Procfs notes

The fan may be enabled or disabled with the following commands:

echo enable  >/proc/acpi/ibm/fan
echo disable >/proc/acpi/ibm/fan

Placing a fan on level 0 is the same as disabling it. Enabling a fan will try to place it in a safe level if it is too slow or disabled.

The fan level can be controlled with the command:

echo 'level <level>' > /proc/acpi/ibm/fan

Where <level> is an integer from 0 to 7, or one of the words “auto” or “full-speed” (without the quotes). Not all ThinkPads support the “auto” and “full-speed” levels. The driver accepts “disengaged” as an alias for “full-speed”, and reports it as “disengaged” for backwards compatibility.

On the X31 and X40 (and ONLY on those models), the fan speed can be controlled to a certain degree. Once the fan is running, it can be forced to run faster or slower with the following command:

echo 'speed <speed>' > /proc/acpi/ibm/fan

The sustainable range of fan speeds on the X40 appears to be from about 3700 to about 7350. Values outside this range either do not have any effect or the fan speed eventually settles somewhere in that range. The fan cannot be stopped or started with this command. This functionality is incomplete, and not available through the sysfs interface.

To program the safety watchdog, use the “watchdog” command:

echo 'watchdog <interval in seconds>' > /proc/acpi/ibm/fan

If you want to disable the watchdog, use 0 as the interval.

Sysfs notes

The sysfs interface follows the hwmon subsystem guidelines for the most part, and the exception is the fan safety watchdog.

Writes to any of the sysfs attributes may return the EINVAL error if that operation is not supported in a given ThinkPad or if the parameter is out-of-bounds, and EPERM if it is forbidden. They may also return EINTR (interrupted system call), and EIO (I/O error while trying to talk to the firmware).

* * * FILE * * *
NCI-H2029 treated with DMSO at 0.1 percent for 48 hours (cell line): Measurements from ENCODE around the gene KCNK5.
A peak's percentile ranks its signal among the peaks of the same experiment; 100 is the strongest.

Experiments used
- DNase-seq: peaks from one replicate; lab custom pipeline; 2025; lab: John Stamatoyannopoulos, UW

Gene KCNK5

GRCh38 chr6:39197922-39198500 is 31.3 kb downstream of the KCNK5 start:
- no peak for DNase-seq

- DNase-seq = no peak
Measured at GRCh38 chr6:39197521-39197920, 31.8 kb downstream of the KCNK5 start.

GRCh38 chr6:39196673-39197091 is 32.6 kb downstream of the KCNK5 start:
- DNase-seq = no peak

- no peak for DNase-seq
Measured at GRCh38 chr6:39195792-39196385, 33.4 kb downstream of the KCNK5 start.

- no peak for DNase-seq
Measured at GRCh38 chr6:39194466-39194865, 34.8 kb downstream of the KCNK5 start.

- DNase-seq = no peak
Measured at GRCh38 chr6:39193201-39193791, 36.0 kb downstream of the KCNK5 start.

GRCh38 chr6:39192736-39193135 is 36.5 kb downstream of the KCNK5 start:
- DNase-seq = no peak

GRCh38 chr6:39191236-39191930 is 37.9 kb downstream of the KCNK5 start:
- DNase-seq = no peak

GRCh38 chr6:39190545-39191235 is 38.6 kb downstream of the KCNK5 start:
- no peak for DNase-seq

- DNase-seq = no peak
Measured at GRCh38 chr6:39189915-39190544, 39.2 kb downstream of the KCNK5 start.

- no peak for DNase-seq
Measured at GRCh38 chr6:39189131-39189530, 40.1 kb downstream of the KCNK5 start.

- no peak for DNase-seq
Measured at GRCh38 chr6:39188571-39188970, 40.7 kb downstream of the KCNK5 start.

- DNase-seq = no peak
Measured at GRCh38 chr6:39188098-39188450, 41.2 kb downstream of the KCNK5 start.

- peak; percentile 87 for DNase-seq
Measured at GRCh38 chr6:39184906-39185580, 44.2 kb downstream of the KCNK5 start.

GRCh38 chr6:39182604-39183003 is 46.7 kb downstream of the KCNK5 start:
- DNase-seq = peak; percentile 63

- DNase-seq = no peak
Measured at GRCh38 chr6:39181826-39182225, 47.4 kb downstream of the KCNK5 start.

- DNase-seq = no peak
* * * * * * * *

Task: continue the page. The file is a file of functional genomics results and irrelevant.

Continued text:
Features not yet implemented by the driver return ENOSYS.

hwmon device attribute pwm1_enable:
  • 0: PWM offline (fan is set to full-speed mode)
  • 1: Manual PWM control (use pwm1 to set fan level)
  • 2: Hardware PWM control (EC “auto” mode)
  • 3: reserved (Software PWM control, not implemented yet)

Modes 0 and 2 are not supported by all ThinkPads, and the driver is not always able to detect this. If it does know a mode is unsupported, it will return -EINVAL.

hwmon device attribute pwm1:

Fan level, scaled from the firmware values of 0-7 to the hwmon scale of 0-255. 0 means fan stopped, 255 means highest normal speed (level 7).

This attribute only commands the fan if pmw1_enable is set to 1 (manual PWM control).

hwmon device attribute fan1_input:
Fan tachometer reading, in RPM. May go stale on certain ThinkPads while the EC transitions the PWM to offline mode, which can take up to two minutes. May return rubbish on older ThinkPads.
hwmon device attribute fan2_input:
Fan tachometer reading, in RPM, for the secondary fan. Available only on some ThinkPads. If the secondary fan is not installed, will always read 0.
hwmon driver attribute fan_watchdog:
Fan safety watchdog timer interval, in seconds. Minimum is 1 second, maximum is 120 seconds. 0 disables the watchdog.

To stop the fan: set pwm1 to zero, and pwm1_enable to 1.

To start the fan in a safe mode: set pwm1_enable to 2. If that fails with EINVAL, try to set pwm1_enable to 1 and pwm1 to at least 128 (255 would be the safest choice, though).


procfs: /proc/acpi/ibm/wan

sysfs device attribute: wwan_enable (deprecated)

sysfs rfkill class: switch “tpacpi_wwan_sw”

This feature shows the presence and current state of the built-in Wireless WAN device.

If the ThinkPad supports it, the WWAN state is stored in NVRAM, so it is kept across reboots and power-off.

It was tested on a Lenovo ThinkPad X60. It should probably work on other ThinkPad models which come with this module installed.

Procfs notes

If the W-WAN card is installed, the following commands can be used:

echo enable > /proc/acpi/ibm/wan
echo disable > /proc/acpi/ibm/wan

Sysfs notes

If the W-WAN card is installed, it can be enabled / disabled through the “wwan_enable” thinkpad-acpi device attribute, and its current status can also be queried.

  • 0: disables WWAN card / WWAN card is disabled
  • 1: enables WWAN card / WWAN card is enabled.

Note: this interface has been superseded by the generic rfkill class. It has been deprecated, and it will be removed in year 2010.

rfkill controller switch “tpacpi_wwan_sw”: refer to Documentation/driver-api/rfkill.rst for details.

LCD Shadow control

procfs: /proc/acpi/ibm/lcdshadow

Some newer T480s and T490s ThinkPads provide a feature called PrivacyGuard. By turning this feature on, the usable vertical and horizontal viewing angles of the LCD can be limited (as if some privacy screen was applied manually in front of the display).

procfs notes